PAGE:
[This was the last work of O. Henry. The Cosmopolitan Magazine had ordered it from
him and, after his death, the unfinished manuscript was found in his room, on his dusty
desk. The story as it here appears was published in the Cosmopolitan for September,
Murray dreamed a dream.
Both psychology and science grope when they would explain to us the strange adventures
of our immaterial selves when wandering in the realm of "Death's twin brother, Sleep."
This story will not attempt to be illuminative; it is no more than a record of Murray's
dream. One of the most puzzling phases of that strange waking sleep is that dreams which
seem to cover months or even years may take place within a few seconds or minutes.
Murray was waiting in his cell in the ward of the condemned. An electric arc light in the
ceiling of the corridor shone brightly upon his table. On a sheet of white paper an ant
crawled wildly here and there as Murray blocked its way with an envelope. The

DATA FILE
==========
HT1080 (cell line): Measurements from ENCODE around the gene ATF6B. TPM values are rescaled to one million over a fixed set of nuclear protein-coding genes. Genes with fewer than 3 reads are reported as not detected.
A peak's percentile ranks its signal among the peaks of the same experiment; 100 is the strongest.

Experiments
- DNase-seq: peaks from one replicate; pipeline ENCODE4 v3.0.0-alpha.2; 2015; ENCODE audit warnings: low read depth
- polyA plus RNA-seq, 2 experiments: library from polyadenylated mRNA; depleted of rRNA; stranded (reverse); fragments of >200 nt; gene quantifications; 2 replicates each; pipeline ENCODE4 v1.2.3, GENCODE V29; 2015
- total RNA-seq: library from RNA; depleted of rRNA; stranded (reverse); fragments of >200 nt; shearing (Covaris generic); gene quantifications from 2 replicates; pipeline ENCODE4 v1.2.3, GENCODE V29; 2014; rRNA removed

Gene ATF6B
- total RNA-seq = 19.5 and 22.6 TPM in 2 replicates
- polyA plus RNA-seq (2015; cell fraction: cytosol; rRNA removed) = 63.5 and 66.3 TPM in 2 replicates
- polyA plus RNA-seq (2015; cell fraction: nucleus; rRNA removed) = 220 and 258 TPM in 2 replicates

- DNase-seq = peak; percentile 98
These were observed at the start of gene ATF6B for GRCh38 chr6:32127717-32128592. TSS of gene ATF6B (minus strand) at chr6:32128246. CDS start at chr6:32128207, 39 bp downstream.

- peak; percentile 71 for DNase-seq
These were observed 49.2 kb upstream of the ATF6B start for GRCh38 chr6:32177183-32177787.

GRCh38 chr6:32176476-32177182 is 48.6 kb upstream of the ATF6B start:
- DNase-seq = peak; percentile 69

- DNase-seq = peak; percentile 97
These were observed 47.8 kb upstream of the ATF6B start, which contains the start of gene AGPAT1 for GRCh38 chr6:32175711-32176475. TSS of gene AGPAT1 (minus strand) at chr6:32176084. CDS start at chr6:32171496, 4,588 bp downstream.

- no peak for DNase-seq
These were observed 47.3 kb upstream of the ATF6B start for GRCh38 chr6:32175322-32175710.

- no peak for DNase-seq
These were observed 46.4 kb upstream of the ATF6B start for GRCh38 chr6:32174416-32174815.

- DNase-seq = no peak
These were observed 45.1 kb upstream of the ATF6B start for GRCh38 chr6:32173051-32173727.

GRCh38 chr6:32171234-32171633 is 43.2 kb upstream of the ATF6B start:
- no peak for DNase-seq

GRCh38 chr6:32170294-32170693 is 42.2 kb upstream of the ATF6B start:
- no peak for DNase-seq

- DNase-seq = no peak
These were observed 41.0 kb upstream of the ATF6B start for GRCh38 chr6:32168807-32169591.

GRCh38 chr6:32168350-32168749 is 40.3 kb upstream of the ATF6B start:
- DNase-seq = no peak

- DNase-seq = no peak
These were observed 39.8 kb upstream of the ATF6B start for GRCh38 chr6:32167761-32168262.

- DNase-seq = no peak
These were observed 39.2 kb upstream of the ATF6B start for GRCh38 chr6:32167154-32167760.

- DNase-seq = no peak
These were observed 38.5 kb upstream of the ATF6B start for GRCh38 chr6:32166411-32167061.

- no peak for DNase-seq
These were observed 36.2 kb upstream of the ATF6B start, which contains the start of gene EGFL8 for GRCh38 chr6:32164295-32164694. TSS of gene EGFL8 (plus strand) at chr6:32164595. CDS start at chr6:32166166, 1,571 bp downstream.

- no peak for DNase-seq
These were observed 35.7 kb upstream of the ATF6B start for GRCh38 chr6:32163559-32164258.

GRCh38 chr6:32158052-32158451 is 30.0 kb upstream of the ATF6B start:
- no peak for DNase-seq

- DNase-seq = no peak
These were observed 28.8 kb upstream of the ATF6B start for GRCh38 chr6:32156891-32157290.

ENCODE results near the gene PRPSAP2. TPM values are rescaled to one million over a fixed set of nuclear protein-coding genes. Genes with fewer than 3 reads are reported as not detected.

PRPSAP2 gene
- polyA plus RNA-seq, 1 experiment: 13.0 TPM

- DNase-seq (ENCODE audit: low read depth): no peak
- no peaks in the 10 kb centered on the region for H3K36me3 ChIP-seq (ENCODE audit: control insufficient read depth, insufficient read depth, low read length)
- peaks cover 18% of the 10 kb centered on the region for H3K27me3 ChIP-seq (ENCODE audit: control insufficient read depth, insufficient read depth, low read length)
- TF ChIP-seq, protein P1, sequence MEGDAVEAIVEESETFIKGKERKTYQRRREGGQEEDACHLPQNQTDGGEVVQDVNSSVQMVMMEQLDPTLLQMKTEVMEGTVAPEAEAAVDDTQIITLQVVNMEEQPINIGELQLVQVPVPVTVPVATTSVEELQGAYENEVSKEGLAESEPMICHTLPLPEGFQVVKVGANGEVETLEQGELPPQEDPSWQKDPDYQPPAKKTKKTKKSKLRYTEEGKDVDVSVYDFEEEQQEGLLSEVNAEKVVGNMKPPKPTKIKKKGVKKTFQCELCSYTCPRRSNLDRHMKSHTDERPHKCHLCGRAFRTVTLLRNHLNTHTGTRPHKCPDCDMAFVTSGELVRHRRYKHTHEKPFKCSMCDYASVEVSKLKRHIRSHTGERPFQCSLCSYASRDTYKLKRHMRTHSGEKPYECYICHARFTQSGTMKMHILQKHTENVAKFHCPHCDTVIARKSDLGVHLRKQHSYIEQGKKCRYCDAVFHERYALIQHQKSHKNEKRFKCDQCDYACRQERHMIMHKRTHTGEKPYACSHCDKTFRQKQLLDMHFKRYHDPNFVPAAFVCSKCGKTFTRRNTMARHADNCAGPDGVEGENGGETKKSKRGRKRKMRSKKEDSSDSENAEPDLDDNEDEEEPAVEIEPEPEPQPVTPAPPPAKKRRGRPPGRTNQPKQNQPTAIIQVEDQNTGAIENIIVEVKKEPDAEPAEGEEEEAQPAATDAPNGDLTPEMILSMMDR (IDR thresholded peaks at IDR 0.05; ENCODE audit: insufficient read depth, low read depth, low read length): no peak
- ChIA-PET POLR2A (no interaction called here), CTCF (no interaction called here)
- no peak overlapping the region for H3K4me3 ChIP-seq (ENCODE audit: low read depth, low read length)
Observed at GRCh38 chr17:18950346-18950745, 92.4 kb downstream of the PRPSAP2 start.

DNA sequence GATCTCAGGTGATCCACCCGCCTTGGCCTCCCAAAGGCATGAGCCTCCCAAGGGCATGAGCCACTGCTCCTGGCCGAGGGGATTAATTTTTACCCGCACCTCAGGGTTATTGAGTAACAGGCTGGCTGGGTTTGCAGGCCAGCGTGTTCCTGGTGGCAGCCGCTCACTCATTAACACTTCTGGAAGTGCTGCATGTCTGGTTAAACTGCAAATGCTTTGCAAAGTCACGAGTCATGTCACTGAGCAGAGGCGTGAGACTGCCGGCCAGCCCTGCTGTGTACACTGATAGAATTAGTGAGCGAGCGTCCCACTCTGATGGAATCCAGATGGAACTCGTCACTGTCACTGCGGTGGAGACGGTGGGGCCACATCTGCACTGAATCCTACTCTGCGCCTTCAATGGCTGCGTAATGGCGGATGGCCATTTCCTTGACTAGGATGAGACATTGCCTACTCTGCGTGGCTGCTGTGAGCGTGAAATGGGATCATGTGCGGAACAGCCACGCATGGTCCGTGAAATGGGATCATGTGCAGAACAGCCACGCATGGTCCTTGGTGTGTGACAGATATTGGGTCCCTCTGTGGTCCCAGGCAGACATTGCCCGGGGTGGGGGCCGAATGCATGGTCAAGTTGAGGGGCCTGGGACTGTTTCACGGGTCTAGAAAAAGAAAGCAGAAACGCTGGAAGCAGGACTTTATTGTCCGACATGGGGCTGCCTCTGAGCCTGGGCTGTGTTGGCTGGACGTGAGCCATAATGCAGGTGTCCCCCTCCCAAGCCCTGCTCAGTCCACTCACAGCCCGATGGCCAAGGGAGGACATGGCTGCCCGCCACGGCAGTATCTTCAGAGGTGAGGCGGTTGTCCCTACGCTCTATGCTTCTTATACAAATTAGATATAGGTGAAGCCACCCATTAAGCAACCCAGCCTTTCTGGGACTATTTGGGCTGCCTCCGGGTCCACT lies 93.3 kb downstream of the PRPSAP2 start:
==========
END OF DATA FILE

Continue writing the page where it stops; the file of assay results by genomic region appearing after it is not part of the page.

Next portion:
electrocution was set for eight o'clock in the evening. Murray smiled at the antics of the
wisest of insects.
There were seven other condemned men in the chamber. Since he had been there Murray
had seen three taken out to their fate; one gone mad and fighting like a wolf caught in a
trap; one, no less mad, offering up a sanctimonious lip-service to Heaven; the third, a
weakling, collapsed and strapped to a board. He wondered with what credit to himself his
own heart, foot, and face would meet his punishment; for this was his evening. He
thought it must be nearly eight o'clock.
Opposite his own in the two rows of cells was the cage of Bonifacio, the Sicilian slayer of
his betrothed and of two officers who came to arrest him. With him Murray had played
checkers many a long hour, each calling his move to his unseen opponent across the
Bonifacio's great booming voice with its indestructible singing quality called out:
"Eh, Meestro Murray; how you feel—all-a right—yes?"
"All right, Bonifacio," said Murray steadily, as he allowed the ant to crawl upon the
envelope and then dumped it gently on the stone floor.
"Dat's good-a, Meestro Murray. Men like us, we must-a die like-a men. My time come
nex'-a week. All-a right. Remember, Meestro Murray, I beat-a you dat las' game of de